Late last week, Judge Roy Moore, current and former US Senate candidate and former Alabama state Supreme Court justice, announced that his “Ten Commandments Monument” would be placed on the first floor of his Foundation for Moral Law in Montgomery, Ala. In 2001, Moore commissioned and installed the monument in the rotunda of the state’s judicial building, in the hope of reminding all those who walked into the courts of the need to find “the favor and guidance of almighty God” when walking through its halls. While the placement of the monument was found to violate the First Amendment’s Establishment Clause, and Moore was removed from office for refusing to move the monument, the incident became a flashpoint in how people of different faiths and no faith come to terms with the use and abuse of faith in the public square. For many, being forced to confront a symbol of faith in a government building not only proved to be a violation of US law, but it also violated their own sense of personal freedom to choose how they relate to religion. By laying down the law in 2.5 tons of granite, one individual attempted to dictate what religion and proper behavior and belief meant.
I am glad that the Ten Commandments monument was removed from the Alabama Judicial Building, and I’m disappointed that it is being brought back this week as part of a political campaign. But I am struck that we continue to debate the Ten Commandments and what it represents, and how it is so often weaponized to impose the views of one person or group of people on others. I also find the timing of the monument announcement ironic because in Jewish communities around the world this Saturday, we will read the section of the Torah that includes the Ten Commandments. This coincidence makes me appreciate how radical some Jewish understandings of the Ten Commandments are. I think they can help us appreciate something crucial about what religion and the spiritual path can be about, and how they point to who we are.
One of my favorite teachings about the Ten Commandments is that there aren’t actually ten. There might only have been two, and, tantalizingly, maybe even fewer.
So why only two? In one midrash, or creative interpretation, we’re told that the Israelites only heard the first two utterances made by God at Mount Sinai: “I am the Lord your God” and “Don’t have any other gods” (Pesikta Rabbati 22). That’s because the Israelites were so freaked out by the experience of listening to God that they told Moses, “Stop this craziness! Tell you what: you talk to God, and we’ll listen to you. Otherwise, we are literally going to die from listening to the sound of God speak” (Exodus 20:16, loosely translated). Trusting Moses to be a faithful transmitter of God’s will, the Israelites ask their leader to do the listening and then to tell them what God has said. But as we might admire the Israelites’ trust in their leader, we may also get the sinking suspicion that just maybe the text we have received in our Bibles isn’t exactly or fully what God has said.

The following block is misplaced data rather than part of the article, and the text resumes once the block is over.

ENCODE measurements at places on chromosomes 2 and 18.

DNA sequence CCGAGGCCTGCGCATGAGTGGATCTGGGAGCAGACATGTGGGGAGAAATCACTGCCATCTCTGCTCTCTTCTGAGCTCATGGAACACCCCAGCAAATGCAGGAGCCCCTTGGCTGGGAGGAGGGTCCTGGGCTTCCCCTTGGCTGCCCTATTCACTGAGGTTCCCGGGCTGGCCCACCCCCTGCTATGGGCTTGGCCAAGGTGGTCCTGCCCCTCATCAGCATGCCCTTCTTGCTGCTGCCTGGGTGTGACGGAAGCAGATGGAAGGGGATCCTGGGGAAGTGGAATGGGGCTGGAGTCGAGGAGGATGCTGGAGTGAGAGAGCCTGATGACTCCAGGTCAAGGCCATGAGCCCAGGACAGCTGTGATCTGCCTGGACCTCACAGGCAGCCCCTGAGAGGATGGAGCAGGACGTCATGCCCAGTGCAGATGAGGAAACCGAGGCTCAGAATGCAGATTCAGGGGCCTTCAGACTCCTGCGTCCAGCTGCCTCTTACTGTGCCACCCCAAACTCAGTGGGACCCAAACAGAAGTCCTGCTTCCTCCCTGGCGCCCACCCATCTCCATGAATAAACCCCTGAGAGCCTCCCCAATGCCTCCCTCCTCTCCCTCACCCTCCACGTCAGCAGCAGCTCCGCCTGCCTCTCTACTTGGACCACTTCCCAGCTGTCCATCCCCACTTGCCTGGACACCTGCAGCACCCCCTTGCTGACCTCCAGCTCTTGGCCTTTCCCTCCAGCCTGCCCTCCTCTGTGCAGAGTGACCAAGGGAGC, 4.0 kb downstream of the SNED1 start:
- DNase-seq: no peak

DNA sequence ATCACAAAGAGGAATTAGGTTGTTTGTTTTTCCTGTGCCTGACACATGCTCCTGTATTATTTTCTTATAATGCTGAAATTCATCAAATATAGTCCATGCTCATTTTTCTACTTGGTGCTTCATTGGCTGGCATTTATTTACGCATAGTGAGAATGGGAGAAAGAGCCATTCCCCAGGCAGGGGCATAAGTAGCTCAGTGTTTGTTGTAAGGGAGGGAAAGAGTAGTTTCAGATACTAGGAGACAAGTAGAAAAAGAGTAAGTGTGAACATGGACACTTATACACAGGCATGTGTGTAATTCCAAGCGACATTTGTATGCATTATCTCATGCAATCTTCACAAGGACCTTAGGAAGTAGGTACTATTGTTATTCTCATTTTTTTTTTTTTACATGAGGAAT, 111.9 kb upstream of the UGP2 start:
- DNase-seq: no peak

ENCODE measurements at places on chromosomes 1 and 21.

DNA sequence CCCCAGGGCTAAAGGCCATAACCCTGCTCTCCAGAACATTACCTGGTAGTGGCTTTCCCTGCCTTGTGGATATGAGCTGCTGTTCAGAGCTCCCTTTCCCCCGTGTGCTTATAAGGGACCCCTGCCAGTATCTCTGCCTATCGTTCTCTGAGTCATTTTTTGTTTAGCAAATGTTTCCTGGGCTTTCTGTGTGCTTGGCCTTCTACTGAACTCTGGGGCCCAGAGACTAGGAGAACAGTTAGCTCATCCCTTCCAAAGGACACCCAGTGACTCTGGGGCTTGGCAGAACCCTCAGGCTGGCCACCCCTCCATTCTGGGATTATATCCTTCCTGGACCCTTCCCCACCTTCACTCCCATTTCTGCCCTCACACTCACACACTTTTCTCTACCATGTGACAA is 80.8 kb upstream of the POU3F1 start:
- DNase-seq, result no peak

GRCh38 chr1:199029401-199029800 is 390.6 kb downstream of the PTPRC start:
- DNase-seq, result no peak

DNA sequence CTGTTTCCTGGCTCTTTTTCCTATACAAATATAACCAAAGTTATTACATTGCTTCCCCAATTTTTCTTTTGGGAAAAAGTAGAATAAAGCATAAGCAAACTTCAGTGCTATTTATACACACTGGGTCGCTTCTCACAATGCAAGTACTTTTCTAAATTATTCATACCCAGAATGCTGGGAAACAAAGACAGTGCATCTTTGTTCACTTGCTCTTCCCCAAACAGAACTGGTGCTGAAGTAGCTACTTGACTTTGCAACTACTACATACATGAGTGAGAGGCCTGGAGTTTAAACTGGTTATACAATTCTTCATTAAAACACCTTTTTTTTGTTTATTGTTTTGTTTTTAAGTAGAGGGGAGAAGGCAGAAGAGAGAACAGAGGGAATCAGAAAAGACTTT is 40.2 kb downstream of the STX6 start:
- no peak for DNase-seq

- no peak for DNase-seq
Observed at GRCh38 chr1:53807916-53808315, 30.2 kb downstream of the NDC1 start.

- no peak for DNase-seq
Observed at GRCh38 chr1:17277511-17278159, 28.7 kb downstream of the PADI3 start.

Which brings us to another interpretation that I especially love. Rabbi Menachem Mendel of Rymanov was a Hasidic master who lived in Poland in the late 18th and early 19th century. He taught that at Sinai the people of Israel heard only the first word uttered by God — “I am,” or in Hebrew, “anochi” (Exodus 20:2). But then he revised himself and went even further: the only thing that the Israelites heard was the first letter of that first word — aleph, a letter which in Hebrew, when it is on its own, is silent. So what did the people of Israel hear at Sinai? Pure silence, undifferentiated sound (Zera Kodesh by Naftali of Ropshitz).
To me, that is deeply refreshing. When the Source of Life wanted to reveal something of the nature of existence to humanity, what emerged was silence. A silence of limitless possibilities, a silence that extended throughout space and time and which held within it a multitude of interpretation and potential. A silence that was, at its essence, mysterious. To approach the Ten Commandments and the revelation at Mount Sinai in this way is to be reminded that the essence of religion or spirituality is not simple and rigid adherence to an external code of behavior that tells us who are the good little boys and girls and who are the naughty ones, but rather, it is an invitation into the mystery that is everything. Too often, religion becomes a way for people to oppress others, or a way for us to oppress ourselves when we don’t act or believe what we are told. But I think this way of looking at revelation, and really religion and spirituality more generally, invites us to experience the world from a different angle. To recognize the mystery and presence in the world and within us, and to see that as an invitation to turn our consciousness to what is possible. At a time of year when we all turn our attention to our new courses and dive back into the high intensity environment that is Williams College, I think we all have an opportunity to take a backward step and to turn within, to explore the mystery that abides within and to then turn that into an opportunity to engage the world afresh.
Rabbi Seth Wax is the Jewish chaplain at the College.